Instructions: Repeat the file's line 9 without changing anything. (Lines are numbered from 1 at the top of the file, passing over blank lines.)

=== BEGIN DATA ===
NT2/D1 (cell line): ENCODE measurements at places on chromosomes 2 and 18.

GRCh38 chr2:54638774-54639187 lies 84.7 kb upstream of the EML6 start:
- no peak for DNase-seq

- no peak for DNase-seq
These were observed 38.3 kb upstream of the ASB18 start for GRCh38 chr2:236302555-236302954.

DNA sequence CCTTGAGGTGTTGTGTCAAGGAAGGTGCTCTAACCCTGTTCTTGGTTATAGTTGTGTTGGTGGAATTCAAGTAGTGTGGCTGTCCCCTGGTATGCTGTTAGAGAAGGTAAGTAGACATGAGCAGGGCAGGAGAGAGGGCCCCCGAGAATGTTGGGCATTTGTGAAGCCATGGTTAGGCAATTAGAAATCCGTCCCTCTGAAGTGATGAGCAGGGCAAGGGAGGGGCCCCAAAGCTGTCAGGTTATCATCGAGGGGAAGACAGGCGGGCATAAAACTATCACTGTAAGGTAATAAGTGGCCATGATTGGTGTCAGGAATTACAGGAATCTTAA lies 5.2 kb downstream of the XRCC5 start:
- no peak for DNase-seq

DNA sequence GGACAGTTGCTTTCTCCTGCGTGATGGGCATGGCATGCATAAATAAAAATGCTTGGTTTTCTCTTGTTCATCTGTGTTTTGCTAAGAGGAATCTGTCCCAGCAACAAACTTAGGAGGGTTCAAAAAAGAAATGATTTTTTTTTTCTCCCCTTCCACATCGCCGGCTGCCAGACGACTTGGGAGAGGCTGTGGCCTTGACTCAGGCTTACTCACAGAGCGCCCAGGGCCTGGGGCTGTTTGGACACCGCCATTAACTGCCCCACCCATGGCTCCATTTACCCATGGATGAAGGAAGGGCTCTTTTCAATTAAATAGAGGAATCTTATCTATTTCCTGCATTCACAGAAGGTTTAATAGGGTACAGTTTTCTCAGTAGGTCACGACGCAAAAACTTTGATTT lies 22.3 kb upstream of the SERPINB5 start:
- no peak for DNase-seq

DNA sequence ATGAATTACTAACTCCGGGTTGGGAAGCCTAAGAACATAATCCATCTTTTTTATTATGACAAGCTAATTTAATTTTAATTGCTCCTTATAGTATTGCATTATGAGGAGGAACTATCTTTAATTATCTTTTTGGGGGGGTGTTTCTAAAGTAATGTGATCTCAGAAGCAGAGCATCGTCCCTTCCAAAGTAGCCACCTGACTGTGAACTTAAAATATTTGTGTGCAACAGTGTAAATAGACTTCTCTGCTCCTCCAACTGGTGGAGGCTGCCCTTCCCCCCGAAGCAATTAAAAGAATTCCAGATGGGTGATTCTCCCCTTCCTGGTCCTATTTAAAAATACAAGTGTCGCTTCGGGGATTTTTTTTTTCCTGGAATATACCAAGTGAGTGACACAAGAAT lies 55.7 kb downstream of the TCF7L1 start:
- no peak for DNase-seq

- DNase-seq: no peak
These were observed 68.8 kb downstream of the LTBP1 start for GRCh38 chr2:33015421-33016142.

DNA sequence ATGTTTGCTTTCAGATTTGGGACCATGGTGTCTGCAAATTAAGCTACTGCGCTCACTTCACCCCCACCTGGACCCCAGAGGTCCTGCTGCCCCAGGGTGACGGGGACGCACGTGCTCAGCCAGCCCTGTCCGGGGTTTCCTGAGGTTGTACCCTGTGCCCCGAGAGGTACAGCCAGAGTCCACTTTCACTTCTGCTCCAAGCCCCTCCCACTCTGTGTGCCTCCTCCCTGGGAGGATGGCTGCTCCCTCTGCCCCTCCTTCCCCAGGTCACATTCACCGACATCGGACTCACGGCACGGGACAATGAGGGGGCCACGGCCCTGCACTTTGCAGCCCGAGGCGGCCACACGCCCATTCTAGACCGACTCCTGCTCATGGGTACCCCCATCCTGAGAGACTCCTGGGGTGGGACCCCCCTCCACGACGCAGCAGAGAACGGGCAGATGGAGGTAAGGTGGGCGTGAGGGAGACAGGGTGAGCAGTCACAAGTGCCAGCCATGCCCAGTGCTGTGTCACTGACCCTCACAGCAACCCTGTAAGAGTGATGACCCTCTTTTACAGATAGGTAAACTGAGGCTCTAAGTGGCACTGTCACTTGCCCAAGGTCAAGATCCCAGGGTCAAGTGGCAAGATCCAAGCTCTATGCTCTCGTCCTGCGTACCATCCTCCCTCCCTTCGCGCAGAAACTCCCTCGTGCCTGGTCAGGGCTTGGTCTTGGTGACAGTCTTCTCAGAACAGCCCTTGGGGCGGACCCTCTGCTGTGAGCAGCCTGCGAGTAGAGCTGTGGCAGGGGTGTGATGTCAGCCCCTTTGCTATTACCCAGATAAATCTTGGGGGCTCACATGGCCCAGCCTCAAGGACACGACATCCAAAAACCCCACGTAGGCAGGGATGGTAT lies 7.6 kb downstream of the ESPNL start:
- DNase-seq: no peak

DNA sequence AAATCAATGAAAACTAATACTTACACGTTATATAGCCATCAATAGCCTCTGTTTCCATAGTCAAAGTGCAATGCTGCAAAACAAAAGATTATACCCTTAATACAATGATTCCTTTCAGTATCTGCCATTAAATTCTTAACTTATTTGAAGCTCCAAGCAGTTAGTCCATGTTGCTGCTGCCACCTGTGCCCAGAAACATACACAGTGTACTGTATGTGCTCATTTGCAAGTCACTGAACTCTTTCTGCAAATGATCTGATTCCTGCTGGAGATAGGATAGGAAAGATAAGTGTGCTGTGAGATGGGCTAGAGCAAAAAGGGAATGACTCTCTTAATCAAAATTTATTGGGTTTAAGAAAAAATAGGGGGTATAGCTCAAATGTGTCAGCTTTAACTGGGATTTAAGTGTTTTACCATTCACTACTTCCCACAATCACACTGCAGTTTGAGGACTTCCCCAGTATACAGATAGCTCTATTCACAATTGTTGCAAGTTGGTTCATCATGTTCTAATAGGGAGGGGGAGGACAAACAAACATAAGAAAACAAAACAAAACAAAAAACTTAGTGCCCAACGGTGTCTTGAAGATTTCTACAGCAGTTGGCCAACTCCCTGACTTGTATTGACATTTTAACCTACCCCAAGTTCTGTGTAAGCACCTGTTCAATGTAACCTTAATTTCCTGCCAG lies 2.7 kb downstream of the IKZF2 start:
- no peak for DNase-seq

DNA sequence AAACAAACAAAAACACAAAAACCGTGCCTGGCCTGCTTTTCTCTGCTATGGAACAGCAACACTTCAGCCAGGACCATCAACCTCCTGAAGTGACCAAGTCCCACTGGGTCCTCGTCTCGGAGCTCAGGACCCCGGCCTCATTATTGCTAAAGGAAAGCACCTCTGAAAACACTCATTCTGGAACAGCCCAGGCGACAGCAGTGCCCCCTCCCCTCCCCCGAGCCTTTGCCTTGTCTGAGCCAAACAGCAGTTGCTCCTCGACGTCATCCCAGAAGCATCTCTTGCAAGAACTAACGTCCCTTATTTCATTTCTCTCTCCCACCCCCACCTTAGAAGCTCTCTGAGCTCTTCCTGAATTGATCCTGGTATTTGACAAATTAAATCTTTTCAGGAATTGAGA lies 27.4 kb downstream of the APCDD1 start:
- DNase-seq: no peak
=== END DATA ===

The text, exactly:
- no peak for DNase-seq